Technology specialist Advantex is sailing to success after completing a contract to provide new digital connectivity onboard Europe’s oldest floating warship. The cable work by the North East firm onboard HMS Trincomalee, which is the centrepiece of a popular maritime exhibition in Hartlepool, is part of new investment by the National Museum of the Royal Navy in technology to support the ongoing conservation of its exhibits.
The technology is being used to connect specialist sensors around the ship to monitoring equipment, enabling conservation officers to track and record potentially harmful rises in temperature and humidity levels. It also provides more reliable and secure connection to the internet for cash tills used during onboard weddings and corporate functions.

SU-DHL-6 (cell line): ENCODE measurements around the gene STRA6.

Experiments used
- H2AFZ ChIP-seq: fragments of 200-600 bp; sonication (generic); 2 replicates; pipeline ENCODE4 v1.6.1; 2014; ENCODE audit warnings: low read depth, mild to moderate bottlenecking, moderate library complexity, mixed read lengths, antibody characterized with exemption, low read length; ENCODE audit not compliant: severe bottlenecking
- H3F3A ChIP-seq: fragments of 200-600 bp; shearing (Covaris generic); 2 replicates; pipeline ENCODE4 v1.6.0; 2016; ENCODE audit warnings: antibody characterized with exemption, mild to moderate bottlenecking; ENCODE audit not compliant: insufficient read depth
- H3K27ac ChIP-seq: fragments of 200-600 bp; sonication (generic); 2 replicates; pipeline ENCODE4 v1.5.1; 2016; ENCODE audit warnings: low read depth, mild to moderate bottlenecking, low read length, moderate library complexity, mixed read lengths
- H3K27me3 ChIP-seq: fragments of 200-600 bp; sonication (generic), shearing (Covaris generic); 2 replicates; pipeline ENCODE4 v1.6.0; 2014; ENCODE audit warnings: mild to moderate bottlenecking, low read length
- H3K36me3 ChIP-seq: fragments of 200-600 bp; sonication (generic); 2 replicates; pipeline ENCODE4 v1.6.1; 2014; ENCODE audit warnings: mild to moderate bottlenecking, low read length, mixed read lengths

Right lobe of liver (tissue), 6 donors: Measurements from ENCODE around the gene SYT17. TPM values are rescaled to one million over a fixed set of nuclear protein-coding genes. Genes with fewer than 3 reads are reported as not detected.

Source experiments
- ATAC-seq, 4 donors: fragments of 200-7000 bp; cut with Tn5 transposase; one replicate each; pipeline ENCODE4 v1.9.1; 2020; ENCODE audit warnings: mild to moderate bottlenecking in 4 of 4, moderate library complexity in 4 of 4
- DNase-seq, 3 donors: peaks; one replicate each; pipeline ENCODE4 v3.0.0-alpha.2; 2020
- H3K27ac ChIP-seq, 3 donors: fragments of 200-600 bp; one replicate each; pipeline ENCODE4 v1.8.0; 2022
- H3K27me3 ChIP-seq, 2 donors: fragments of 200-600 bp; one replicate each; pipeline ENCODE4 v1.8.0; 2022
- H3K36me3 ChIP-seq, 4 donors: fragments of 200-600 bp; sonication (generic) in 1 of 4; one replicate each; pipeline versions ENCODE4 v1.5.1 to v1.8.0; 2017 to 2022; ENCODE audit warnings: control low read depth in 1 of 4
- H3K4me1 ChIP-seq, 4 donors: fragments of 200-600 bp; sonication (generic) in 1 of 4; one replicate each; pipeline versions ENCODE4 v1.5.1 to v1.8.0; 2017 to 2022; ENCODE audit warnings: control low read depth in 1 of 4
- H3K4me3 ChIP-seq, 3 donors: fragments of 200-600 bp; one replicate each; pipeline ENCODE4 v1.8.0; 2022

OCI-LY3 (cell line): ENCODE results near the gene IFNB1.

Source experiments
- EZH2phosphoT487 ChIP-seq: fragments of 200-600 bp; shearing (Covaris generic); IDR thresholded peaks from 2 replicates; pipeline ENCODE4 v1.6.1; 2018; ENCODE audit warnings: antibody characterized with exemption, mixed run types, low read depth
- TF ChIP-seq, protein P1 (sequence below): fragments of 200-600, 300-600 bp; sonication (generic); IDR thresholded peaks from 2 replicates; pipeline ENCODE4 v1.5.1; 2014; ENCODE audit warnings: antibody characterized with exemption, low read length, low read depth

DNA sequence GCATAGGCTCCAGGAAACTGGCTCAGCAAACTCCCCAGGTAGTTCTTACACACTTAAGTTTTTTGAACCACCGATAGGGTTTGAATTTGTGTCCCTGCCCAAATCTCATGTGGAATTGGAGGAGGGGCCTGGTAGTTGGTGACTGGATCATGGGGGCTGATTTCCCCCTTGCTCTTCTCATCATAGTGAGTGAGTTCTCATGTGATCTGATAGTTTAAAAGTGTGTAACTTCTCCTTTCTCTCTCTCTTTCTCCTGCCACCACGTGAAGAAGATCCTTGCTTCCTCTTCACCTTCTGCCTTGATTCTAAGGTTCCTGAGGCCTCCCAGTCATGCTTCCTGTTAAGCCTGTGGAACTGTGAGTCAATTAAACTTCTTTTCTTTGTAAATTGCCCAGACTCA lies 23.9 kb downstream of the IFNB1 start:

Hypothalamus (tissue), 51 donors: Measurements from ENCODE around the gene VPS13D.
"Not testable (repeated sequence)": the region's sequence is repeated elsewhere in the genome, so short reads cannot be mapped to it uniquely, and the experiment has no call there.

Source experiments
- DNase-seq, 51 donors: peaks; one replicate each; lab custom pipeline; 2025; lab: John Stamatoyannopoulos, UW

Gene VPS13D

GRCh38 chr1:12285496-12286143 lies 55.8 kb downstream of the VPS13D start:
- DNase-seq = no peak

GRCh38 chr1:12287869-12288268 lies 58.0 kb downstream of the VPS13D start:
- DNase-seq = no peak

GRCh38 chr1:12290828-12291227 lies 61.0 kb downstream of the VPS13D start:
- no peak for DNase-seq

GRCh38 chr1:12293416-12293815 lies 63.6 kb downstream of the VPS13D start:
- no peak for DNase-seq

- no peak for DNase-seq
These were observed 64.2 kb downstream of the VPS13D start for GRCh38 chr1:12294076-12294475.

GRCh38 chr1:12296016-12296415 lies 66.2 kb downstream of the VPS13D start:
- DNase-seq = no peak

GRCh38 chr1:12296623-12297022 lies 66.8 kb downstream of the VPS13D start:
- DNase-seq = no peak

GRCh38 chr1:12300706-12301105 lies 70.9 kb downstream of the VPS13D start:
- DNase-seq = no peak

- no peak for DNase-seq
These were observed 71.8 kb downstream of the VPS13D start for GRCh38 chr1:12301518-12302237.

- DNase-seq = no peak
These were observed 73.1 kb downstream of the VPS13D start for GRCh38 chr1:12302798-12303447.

Built in Bombay in 1816, shortly after the end the Napoleonic war, HMS Trincomalee is a Royal Navy Leda-class sailing frigate that has also served as a training ship and now features as part of the National Historic Fleet, attracting thousands of visitors to Hartlepool’s Maritime Experience annually.
Phil George, the National Museum of the Royal Navy’s head of IT, said: “Advantex impressed with their positive response and understanding our unique requirements. They were sensitive to the conservation of the ship, delivering a high quality and cost-effective solution to meet our current and future needs.”
Currently employing 50 people and targeting a £6 million turnover in 2021, HMS Trincomalee is the latest contract for Advantex, which continues to see success on the back of new product introductions, investment in a highly skilled workforce and planned strategic growth.
Stephen O’Connell, sales and marketing director, and a former Royal Marine said: “This is a very prestigious project for us, showcasing our skills and expertise in delivering challenging and complex IT installations.
“We are very proud of our North East origins and it is great to see this type of work being serviced by a company based in the region. I have a personal pride in this work with my former connections to the Royal Navy.”